Unlike traditional encyclopedias, any John or Jane Doe can edit the free Wikipedia. The self-policing openness of the site can invite mischief; for months an entry ran that made an innocent journalist look responsible for President Kennedy's assassination. The Wikipedian responsible for the false edit explained that he thought Wikipedia was a joke site, sort of like its satiric shadow, Uncyclopedia.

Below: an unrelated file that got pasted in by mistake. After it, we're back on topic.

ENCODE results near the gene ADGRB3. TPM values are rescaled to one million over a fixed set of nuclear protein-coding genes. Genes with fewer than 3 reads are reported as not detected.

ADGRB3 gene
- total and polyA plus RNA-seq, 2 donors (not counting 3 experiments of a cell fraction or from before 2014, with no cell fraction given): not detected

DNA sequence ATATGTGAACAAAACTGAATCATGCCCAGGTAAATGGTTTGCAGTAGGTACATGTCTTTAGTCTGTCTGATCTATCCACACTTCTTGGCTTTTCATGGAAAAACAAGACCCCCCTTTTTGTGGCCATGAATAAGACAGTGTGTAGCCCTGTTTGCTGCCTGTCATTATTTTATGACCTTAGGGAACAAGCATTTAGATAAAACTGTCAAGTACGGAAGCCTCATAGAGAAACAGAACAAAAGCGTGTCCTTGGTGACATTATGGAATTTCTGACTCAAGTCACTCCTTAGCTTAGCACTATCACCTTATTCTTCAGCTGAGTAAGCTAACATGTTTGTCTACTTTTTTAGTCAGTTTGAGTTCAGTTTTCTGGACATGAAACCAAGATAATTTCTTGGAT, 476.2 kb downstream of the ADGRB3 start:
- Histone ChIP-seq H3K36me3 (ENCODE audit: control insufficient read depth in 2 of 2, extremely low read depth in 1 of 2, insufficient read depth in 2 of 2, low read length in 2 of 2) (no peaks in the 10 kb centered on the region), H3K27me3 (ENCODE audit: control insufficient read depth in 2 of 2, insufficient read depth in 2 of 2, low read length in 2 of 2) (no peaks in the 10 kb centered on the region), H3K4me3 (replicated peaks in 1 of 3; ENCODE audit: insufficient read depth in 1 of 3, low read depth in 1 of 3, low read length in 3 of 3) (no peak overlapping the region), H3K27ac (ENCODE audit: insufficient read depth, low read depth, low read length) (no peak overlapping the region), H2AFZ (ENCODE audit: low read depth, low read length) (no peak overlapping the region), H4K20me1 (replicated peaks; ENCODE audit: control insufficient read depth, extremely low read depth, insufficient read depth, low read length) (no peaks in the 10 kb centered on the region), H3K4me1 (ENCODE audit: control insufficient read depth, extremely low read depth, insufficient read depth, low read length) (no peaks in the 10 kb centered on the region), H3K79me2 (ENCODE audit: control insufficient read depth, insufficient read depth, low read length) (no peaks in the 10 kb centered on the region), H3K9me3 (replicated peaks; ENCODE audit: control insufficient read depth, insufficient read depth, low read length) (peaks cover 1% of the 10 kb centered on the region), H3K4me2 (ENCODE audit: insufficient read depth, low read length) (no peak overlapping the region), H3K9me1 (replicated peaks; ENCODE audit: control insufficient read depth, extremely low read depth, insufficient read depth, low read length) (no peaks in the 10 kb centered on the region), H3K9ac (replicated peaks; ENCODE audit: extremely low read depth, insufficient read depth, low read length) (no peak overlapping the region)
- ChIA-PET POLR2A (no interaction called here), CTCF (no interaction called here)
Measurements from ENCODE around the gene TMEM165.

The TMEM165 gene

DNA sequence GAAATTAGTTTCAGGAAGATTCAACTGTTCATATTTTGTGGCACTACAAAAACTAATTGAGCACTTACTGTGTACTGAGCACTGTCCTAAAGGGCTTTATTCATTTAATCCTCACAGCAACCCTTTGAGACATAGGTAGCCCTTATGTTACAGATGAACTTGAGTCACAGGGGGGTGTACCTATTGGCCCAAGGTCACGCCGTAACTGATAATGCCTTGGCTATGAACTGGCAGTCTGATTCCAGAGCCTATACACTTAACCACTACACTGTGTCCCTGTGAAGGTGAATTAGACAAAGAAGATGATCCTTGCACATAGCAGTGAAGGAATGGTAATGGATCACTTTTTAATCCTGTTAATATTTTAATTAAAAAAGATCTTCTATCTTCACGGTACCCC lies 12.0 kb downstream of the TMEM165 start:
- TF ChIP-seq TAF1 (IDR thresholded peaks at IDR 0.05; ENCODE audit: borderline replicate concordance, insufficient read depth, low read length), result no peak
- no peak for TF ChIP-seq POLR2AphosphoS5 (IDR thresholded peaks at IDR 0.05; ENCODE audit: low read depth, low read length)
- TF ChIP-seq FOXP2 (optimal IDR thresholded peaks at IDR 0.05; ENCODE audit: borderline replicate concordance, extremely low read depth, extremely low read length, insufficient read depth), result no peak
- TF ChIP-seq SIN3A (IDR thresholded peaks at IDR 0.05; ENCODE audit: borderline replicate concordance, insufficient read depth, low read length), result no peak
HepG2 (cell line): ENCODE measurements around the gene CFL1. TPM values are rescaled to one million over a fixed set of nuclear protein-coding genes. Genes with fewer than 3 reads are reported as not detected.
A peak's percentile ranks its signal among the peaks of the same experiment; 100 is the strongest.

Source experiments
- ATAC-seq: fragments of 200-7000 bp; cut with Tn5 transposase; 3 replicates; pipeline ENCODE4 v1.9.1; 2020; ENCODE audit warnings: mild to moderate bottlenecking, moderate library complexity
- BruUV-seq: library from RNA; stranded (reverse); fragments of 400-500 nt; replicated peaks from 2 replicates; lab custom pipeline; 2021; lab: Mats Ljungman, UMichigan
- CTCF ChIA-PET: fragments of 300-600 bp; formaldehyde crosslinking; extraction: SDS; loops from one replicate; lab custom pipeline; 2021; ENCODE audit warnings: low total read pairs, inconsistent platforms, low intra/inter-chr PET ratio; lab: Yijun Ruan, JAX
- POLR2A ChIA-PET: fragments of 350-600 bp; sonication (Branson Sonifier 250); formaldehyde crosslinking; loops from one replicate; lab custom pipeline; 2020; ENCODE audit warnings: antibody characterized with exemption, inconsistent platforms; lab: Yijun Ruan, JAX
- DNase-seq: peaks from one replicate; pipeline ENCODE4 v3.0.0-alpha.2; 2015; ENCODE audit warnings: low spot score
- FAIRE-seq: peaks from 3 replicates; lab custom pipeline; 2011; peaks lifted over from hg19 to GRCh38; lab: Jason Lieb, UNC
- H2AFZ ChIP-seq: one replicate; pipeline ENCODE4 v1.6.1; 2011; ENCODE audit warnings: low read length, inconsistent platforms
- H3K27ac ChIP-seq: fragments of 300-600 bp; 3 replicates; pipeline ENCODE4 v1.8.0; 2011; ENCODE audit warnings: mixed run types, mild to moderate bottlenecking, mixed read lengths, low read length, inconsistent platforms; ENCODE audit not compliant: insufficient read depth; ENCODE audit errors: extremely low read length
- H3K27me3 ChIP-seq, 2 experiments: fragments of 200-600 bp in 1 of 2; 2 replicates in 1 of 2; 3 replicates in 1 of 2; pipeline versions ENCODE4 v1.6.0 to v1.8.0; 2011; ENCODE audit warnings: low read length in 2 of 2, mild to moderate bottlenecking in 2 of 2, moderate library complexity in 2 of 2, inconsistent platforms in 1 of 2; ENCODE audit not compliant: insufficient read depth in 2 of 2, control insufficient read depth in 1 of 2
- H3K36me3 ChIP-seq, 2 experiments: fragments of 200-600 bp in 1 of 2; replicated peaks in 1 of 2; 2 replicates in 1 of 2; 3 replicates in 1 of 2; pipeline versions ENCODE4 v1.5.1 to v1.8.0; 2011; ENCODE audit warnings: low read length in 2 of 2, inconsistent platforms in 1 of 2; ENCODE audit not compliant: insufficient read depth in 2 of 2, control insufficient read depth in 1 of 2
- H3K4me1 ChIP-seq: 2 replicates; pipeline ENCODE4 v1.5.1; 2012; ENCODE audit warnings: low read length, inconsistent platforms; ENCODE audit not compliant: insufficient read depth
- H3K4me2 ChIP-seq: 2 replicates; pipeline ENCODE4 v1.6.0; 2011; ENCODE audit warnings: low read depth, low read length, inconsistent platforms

But today, the journal Nature maintains that Wikipedia is more accurate than you might expect. Nature pitted 50 articles in Wikipedia against the same number in Encyclopedia Britannica. The result? An average of four errors per entry in the open-source site, compared with three mistakes per Britannica story. Some CNET users might say "I told you so;" commenting on , 23 readers have rated the reference source with an average score of Excellent, far above our Good assessment. Still, Wikipedia could use more expert opinions. Nature asked 1,000 of its own authors how they used Wikipedia. While 17 percent of those science writers visit Wikipedia weekly, only 10 percent pitch in to update its entries. Find Laurie Bouck's full reviews of digital encyclopedias Wikipedia, Britannica, and Microsoft Encarta here.